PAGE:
Obviously being an Australian contractor we know the conditions quite well. We specifically design our kit to be compliant to local regulations, but with the restrictions in work crews we innovate the rigs and design the equipment to have the least amount of people operating them. We limit the interface between man and machine to take the risk of people hurting themselves out of the equation. We also want to design equipment that people are motivated to work with.

Several junior exploration and production companies have bemoaned the lack of the quality rigs for onshore work, even going so far as to describe Australia as an “elephant’s graveyard” of onshore rigs. Is this an accurate narrative? What do you think accounts for this description?

No, it is probably very inaccurate to a degree. I can understand their view, but in Australia if a junior explorer wants to drill 5-10 wells then the capital expenditure for a new advantage style rig that we build will be approximately $15-20 million. It is very difficult for a junior to proceed with that project with new equipment and its associated costs. The newer technology and equipment is being deployed on long-term contracts with the majors. It becomes a “chicken and egg” scenario so juniors start off with older equipment and as their projects and scopes become bigger they move to newer rigs. Again comparing to North America, while a junior there will have access to better equipment for shorter programs it is difficult to produce the same in Australia.

How steep was the learning curve diversifying into other suites of operations from your traditional well servicing business?

The history of us at Easternwell was originally well servicing and then we moved into the drilling market. We struck a deal with a private equity firm in December 2009 which allowed us to merge into a broader group which does mining services and dewatering processes for iron ore and uranium. Before that we were specifically a well servicing and energy drilling company. The suite that we diversified into were organic services that we needed to do ourselves such as catering, crew changes for our aircraft, and logistics which gave us the ability to provide a better service to our clients.

Our main focus is on production. Regardless of the mine site – uranium or maintenance of a CSG well – our focus is to fix ourselves on production rather than exploration. Whether it is a hole in the ground or an open cut mine the commitment has been made to continue production which mitigates the volatility of cycles for us. If you are purely an exploration driller or highly focused on oil wells that only get drilled over $80 per barrel, then you face a lot of peaks and troughs in your cycle. We like to be mainly production focused with an element of exploration as a lead-in to the next phase of development.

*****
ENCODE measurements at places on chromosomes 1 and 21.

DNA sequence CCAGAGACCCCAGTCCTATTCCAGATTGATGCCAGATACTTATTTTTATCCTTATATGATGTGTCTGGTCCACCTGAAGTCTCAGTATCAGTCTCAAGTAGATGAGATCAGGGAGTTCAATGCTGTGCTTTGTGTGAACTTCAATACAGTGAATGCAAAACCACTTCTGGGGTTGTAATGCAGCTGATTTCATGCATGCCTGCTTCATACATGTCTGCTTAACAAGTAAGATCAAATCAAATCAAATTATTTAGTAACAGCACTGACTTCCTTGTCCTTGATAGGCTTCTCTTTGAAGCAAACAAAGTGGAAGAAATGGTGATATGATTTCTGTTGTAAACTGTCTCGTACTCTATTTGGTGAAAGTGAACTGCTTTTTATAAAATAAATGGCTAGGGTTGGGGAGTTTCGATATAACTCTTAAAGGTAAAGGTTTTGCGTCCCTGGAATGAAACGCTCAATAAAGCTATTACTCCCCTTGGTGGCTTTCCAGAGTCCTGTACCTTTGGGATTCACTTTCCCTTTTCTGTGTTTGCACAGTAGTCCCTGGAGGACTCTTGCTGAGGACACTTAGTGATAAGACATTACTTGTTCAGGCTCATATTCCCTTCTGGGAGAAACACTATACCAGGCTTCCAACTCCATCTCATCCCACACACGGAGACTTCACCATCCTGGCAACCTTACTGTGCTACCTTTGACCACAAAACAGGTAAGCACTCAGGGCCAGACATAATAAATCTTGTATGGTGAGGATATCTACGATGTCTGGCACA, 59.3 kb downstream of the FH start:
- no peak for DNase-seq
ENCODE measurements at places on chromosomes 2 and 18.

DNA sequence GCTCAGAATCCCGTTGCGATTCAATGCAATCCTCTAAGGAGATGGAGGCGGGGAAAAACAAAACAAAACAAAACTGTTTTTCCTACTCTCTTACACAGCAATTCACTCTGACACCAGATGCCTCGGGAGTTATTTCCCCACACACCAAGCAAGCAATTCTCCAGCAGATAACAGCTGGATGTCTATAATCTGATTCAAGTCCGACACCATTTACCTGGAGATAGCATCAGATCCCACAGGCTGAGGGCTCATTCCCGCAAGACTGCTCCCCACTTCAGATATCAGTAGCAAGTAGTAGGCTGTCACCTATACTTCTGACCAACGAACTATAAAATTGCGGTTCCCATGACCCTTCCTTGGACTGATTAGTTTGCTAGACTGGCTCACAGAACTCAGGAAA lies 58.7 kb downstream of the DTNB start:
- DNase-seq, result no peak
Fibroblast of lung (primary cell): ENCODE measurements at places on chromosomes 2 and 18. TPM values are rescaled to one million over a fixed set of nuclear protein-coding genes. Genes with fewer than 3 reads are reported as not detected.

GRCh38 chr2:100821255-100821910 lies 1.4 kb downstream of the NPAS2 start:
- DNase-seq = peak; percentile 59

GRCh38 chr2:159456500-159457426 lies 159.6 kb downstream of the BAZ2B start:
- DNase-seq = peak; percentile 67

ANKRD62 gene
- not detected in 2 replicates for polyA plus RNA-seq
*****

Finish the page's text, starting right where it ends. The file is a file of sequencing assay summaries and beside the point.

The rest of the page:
How have you been able to utilize synergies both internally with your expanded operations and across the larger Transfield Services Group?

With the integrated service packages and different areas we are now in we have grown our business to be able to cross sell opportunities. That then leads to the Transfield Services buyout in December 2010. Transfield Services is a maintenance and services provider across the industrial spectrum with a large focus on energy. As Easternwell is production focused on the mining and energy side, we are the people who are “there first.” Before the acquisition Transfield Services was responsible for the later cycle maintenance of plants and processes. The new restructured group now gives us access to be at the front and tail end of projects.

That must have been a tough decision for a long-time family owned company to get bought out…

Yes, it always is. But eventually it becomes part of the growth curve. Our business is capital intensive and we need new ways to be able to keep the growth going. There is a certain requirement you reach when you can do it privately and still maintain a desired level of growth. But a couple of years ago we decided that we were going to be facing extended growth than what was previously predicted so I wanted to make sure that our business was in the position to deliver on the projects that we had opportunities to capitalize on.

How much more do you need to grow into with your services? What is currently lacking in your offering?

There is somewhere in between the first and second part of our business within the new Transfield Services Group that is currently lacking. There is a suite of services happening on site that we today are not involved in and a section where the original Transfield Services business gets involved in. There exists a suite of services in that gray area where we believe opportunity exists over time to get bigger chunks of projects.